Wednesday, September 24, 2008

Notes from after the Rally

The response at the rally held at the Azad Maidan last week, to protest the communal violence toward Christian minorities, was overwhelming. Yet, one can’t help feeling (to use a phrase from chemistry) that the equation was somewhat unbalanced. The incompleteness of that demonstrative moment we could attribute to matters both said and unsaid.

Of what was said at the rally, perhaps the most disturbing was the statement that we are members of the nation first and then members of our religious communities. Fact is, it is this insistence on the primacy of the nation is exactly the reason why we are in the mess we are contemplating today. The Indian nation was constructed on a curious mix of the Anglicized culture of the upper castes of India and technology. For those who had the necessary social capital, namely possession of the English language (and the associated culture), an upper caste history or identity, and an ability to engage in the technological ministrations of the nation-state, this national identity worked very well indeed. For those who did not posses these markers, and whose social capital rested either on a lower caste identity, or a religious or other identity, or indeed participation in a different economic and technological world, the nation-state’s primacy meant only slow and certain death. The rise of lower caste groups and religious communities protesting this upper caste control of the state was a natural outcome of this insistence on the nation-state before other identities. The demand of these groups was simple, do not ask us to be something that we are not. Accept us the way we are and let us be. The response of the nation-state in its turn was the saffron terror that is increasingly being unleashed to retain the hold of those upper castes in control of the state.

The argument being forwarded here is not to insist that we should necessarily place our religious identities prior to the State. On the contrary, the question being asked is; what happens to those people for whom this national culture – itself cast in the cultural language of certain (predominantly Hindu upper caste) groups – does not make sense at all? Thus as a Muslim, or indeed as a Goan who prefers my Konkani in the Roman script and the lilting phrases of Sashti Konkani, this primacy of a nation, that does not recognize my needs or mocks my existence does not make sense at all. Clearly the way out of the conundrum we are in lies in getting out of the nationalist rhetoric, and recognizing that we are individuals and communities that have a right to continuing our way of life, without having the nation-state or its extra-legal demon armies breathing down our backs.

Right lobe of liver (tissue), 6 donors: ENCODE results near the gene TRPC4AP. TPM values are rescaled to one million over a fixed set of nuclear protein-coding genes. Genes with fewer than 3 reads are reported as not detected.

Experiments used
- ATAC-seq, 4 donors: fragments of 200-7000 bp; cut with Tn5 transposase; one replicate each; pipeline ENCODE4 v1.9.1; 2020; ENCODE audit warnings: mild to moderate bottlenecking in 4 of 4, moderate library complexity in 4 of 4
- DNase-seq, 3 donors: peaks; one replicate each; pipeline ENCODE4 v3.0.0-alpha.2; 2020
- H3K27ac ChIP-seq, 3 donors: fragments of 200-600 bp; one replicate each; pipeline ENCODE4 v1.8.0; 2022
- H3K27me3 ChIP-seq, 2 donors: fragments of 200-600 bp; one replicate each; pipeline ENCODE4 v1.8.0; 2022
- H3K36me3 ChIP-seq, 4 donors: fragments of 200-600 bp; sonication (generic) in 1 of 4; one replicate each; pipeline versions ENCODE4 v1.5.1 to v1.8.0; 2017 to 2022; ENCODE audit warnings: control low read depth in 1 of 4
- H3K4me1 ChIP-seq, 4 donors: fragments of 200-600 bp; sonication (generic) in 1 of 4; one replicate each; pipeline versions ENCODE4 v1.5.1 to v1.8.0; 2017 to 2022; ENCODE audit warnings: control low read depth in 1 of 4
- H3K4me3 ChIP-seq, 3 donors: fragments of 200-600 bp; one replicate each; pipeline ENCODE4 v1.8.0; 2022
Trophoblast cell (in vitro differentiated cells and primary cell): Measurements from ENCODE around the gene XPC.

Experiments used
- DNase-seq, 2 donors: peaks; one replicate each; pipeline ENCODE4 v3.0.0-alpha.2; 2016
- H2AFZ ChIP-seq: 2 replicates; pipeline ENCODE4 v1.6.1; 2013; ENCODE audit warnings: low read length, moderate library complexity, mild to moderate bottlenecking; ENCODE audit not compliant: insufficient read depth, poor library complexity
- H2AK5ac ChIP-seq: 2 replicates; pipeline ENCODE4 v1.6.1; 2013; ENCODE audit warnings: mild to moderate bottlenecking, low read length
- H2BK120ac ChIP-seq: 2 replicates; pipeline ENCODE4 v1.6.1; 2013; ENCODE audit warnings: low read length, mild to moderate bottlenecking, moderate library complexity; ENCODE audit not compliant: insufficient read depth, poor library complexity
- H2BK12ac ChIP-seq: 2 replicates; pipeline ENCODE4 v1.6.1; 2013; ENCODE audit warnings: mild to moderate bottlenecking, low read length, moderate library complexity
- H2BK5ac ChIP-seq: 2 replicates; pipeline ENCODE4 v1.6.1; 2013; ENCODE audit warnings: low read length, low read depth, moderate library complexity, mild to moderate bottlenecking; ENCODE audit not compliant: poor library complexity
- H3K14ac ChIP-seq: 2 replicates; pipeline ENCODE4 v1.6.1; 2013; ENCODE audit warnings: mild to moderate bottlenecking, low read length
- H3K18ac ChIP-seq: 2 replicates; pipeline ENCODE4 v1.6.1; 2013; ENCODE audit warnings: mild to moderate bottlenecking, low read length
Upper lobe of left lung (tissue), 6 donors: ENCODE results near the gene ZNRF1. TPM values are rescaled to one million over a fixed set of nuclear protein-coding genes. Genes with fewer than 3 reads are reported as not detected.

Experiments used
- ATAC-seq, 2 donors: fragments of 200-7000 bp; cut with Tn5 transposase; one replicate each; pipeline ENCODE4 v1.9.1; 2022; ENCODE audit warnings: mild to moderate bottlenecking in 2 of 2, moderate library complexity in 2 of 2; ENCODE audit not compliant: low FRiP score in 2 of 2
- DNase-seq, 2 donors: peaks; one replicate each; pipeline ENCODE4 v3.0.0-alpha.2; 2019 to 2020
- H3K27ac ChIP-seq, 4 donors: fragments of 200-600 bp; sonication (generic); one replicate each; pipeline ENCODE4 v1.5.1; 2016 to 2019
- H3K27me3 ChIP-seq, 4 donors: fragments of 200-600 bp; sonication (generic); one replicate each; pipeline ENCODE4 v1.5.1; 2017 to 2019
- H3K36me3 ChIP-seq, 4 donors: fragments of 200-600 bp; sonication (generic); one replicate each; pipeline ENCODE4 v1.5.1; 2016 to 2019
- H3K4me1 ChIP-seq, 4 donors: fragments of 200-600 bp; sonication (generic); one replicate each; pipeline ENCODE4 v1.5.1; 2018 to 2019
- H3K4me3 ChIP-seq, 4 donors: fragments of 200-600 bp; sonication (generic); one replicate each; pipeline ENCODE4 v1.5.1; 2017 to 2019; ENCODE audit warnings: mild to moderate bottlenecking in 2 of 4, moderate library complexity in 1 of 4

Moving on, they say that you can always fight a known enemy. It is when the enemy is unknown that you have no clue as to what strategy to employ. And indeed, it was the issues left unsaid at the rally, that are the most troubling and disturbing. The rally was called by Catholics, to protest violence against Christians in various parts of the country and spoke of the need to end the madness. Through this framing of the issue, the Catholics came out looking like lambs bathed in wool, perpetual victims at the altar of communal frenzy. This may be the partial truth in other parts of the country, but it definitely does not hold good for Goa. In Goa, it is the Catholic who is part perpetrator and part silent accomplice to the systematic campaign of hatred against the Muslim. It is because of the knowledge of large-scale Catholic participation in this Muslim persecution, that it was possible for that Saffron activist to make a public call to Catholics and Hindus to unite and send them packing out of Goa. The laudable ethical position to take at the rally- one drawing from the laudable Christian tradition of confession - would have been to openly speak about this persecution that the Goan Catholic is actively engaged in. Unfortunately, no one spoke about the real issue, preferring to bury these real issues, under the outdated, sickly sweet talk of Indian secularism, where are all bhai-bhai. In the end problems are resolved only by speaking about them, not by ignoring their existence.